The CARES Act: How it Impacts You and Your Family

There has been a deluge of information, and misinformation, on the CARES Act and what it means to people. The Coronavirus Aide, Relief and Economy Security Act (CARES Act), is a $2 trillion aid package was passed by Congress and signed by Pres. Trump last month. There is a lot of confusion about who will get it, who is eligible, and how much a person will get. So, we wanted to provide some clarity on these points of concern:

  • The stimulus check:  You can receive up to $1, 200 per individual (or, if you have filed a joint tax return, $2,400 per married couple) plus $500 for every child aged 16 years or younger. Single adults who have an adjusted gross income of $75,000 or less will get the full amount. Married couples with no children earning $150,000 or less will receive a total of $2,400. And taxpayers filing as head of household will get the full payment if they earned $112,500 or less.
  • Mortgage forbearance: A mortgage forbearance is when your mortgage company or lender allows you to temporarily pay your mortgage at a lower payment or pause paying your mortgage. You will have to pay the payment reduction or the paused payments back later. For those that have a federally backed mortgage, you can ask your lender for a 6-month forbearance on making your payments.  During any forbearance period granted to you, your servicer cannot charge any penalties, interest, or fees that would not have been charged if you made your payments on time and in full. You can also ask later for a 2nd forbearance.  
  • Renter protection: The CARES Act also provides tenants with a 120-day moratorium of eviction proceedings if you are a tenant in a federally subsidized housing unit or a dwelling covered by a federally backed mortgage loan.  Landlords also can’t charge any fees or penalties related to nonpayment of rent.
  • Increased Unemployment Assistance: Provides an additional $600/week payment to each recipient of unemployment insurance for up to four months. Provides an additional 13 weeks of unemployment benefits through Dec. 31, 2020, for those who remain unemployed after state unemployment benefits are no longer available.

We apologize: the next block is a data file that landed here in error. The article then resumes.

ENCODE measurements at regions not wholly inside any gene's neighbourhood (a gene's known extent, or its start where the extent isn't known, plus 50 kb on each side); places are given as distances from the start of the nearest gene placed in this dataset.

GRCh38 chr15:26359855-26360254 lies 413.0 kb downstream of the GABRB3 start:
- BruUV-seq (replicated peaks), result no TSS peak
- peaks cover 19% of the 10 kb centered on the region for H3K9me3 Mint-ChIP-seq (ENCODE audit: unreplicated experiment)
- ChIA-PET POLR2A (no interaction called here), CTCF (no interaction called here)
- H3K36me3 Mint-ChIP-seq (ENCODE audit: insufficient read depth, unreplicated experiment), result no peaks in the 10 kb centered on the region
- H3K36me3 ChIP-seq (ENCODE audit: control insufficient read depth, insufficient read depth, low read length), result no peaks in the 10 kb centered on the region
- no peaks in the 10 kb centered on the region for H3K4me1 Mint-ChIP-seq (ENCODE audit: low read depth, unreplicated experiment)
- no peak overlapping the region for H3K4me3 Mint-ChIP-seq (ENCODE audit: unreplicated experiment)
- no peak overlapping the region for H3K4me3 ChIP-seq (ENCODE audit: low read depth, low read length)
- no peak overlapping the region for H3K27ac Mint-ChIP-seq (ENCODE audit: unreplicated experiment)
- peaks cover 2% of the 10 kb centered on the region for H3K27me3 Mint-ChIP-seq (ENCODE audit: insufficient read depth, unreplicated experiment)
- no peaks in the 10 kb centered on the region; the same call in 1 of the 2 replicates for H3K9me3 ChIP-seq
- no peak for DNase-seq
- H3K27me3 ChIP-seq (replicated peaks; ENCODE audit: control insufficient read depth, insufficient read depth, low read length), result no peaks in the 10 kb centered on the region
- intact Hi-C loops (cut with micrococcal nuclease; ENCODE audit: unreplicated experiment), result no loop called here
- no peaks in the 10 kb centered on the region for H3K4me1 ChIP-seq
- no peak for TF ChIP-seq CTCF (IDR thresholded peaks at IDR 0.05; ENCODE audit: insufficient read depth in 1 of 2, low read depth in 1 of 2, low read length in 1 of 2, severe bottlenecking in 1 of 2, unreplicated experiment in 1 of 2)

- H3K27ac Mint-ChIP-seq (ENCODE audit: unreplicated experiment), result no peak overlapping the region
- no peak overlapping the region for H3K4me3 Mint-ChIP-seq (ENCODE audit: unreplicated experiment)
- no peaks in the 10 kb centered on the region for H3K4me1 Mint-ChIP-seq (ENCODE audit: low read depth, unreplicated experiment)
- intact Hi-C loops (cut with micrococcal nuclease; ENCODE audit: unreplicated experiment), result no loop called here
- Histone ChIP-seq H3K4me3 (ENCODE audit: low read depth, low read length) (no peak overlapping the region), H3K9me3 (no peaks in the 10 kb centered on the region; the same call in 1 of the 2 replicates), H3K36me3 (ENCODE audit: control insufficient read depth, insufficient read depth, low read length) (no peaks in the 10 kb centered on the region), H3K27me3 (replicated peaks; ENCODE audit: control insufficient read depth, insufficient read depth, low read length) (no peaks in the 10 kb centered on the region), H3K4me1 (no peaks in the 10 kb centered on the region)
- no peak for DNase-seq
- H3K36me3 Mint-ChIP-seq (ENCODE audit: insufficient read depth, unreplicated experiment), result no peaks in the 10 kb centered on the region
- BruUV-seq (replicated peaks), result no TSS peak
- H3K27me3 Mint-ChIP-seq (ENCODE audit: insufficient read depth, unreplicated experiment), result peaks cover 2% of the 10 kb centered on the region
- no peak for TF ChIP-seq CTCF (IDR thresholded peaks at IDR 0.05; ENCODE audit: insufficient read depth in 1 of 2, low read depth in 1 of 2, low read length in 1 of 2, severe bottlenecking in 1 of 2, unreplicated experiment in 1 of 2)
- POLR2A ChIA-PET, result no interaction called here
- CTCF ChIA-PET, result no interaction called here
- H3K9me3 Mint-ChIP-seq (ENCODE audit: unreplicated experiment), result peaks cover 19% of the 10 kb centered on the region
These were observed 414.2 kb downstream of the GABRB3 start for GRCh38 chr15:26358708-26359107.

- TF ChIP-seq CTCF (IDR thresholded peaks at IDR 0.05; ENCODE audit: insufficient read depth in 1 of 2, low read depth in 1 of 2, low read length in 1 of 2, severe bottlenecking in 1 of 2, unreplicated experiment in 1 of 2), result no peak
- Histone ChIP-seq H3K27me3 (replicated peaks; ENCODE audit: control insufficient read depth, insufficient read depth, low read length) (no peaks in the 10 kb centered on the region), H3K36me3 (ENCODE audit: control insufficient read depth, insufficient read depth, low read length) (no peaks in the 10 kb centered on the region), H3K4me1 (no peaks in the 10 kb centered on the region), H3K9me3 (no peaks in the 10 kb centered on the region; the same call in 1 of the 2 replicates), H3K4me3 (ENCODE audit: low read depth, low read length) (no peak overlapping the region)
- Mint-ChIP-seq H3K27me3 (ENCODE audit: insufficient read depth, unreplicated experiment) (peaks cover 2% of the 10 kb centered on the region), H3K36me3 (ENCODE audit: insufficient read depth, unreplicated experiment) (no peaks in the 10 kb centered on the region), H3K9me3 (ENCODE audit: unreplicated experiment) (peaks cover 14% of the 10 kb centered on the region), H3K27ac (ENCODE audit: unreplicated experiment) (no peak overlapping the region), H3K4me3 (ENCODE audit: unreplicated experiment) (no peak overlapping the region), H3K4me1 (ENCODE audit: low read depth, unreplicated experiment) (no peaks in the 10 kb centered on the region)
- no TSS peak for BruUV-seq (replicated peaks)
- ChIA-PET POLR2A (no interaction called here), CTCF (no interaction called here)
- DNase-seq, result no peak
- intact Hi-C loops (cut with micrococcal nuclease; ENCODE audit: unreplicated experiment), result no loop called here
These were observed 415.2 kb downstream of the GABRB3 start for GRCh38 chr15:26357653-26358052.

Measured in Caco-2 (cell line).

• Delay in Tax-filing Requirements: Tax payers will now have until July 15, 2020, to file their 2019 tax returns instead of April 15.
  • Student Loans: Student loans are suspended for federally held student loans through Sept. 30, 2020, with no interest accruing or penalties during the period of suspension.
  • Retirement Accounts: If someone or their spouse or child have been diagnosed with COVID-19 or if you have had adverse financial implications due to the quarantine such as a job loss or a layoff the you can withdraw money from your 401K  or IRA without having to pay the 10% early withdrawal penalty for withdrawals up to $100,000. Income tax on the distribution would still be owed but can be paid over a 3-year period. The funds can be “recontributed” to the plan within three years with no contribution limits. Be sure to contact your plan administrator to determine whether their plan allows for COVID-19 distributions.
  • Increase in the Retirement Plan Loan Amount: Increases the amount that can be taken as a loan from a qualified retirement plan from $50,000 to $100,000 for 2020.
  • 2020 RMDs Waived for Retirement Accounts: With the exception of defined benefit plans, required minimum distribution (RMDs) are waived for all employer plans and IRAs in 2020, including inherited accounts. This provision also applies to RMDs due in 2020, but attributable to 2019. Individuals do not need to meet COVID-19 qualifying criteria to waive RMDs for 2020.

Also, remember to check with your local and state governments to see what gaps that they may fill in. They may be able to provide more relief to local citizens.  Additionally, please check with your insurance companies, credit card companies because they may be allowing delayed payments or waiving fees.